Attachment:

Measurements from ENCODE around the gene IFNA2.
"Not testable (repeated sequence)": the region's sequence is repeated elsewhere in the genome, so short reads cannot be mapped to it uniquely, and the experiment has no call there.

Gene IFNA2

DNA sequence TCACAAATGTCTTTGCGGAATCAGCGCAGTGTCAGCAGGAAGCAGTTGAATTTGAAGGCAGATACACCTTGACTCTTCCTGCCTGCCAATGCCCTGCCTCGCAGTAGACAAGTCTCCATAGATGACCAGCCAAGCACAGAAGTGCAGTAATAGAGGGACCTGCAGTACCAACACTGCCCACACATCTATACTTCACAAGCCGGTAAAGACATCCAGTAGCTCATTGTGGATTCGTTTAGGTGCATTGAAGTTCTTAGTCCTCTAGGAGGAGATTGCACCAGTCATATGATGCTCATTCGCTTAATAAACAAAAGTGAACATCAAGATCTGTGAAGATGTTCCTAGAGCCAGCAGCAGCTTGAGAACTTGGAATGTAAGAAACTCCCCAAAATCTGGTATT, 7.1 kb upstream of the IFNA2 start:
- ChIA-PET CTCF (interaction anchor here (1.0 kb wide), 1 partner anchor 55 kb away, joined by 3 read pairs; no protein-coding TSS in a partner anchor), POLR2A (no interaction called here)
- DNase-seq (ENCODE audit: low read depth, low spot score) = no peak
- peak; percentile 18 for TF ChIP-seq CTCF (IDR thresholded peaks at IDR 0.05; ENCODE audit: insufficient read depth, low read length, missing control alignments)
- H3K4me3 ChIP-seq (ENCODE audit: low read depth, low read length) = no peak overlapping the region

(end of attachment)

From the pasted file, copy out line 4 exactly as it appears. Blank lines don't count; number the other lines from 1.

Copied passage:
DNA sequence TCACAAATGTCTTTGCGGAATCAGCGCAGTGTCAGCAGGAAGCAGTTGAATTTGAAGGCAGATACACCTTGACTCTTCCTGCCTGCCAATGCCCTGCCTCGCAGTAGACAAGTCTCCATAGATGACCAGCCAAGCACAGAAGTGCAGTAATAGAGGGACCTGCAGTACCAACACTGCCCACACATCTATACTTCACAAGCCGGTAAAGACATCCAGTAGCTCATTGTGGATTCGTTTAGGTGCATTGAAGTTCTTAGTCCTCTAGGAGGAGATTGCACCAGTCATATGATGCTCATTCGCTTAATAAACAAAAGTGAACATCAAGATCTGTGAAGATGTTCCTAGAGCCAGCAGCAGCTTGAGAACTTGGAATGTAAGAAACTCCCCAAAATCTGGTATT, 7.1 kb upstream of the IFNA2 start: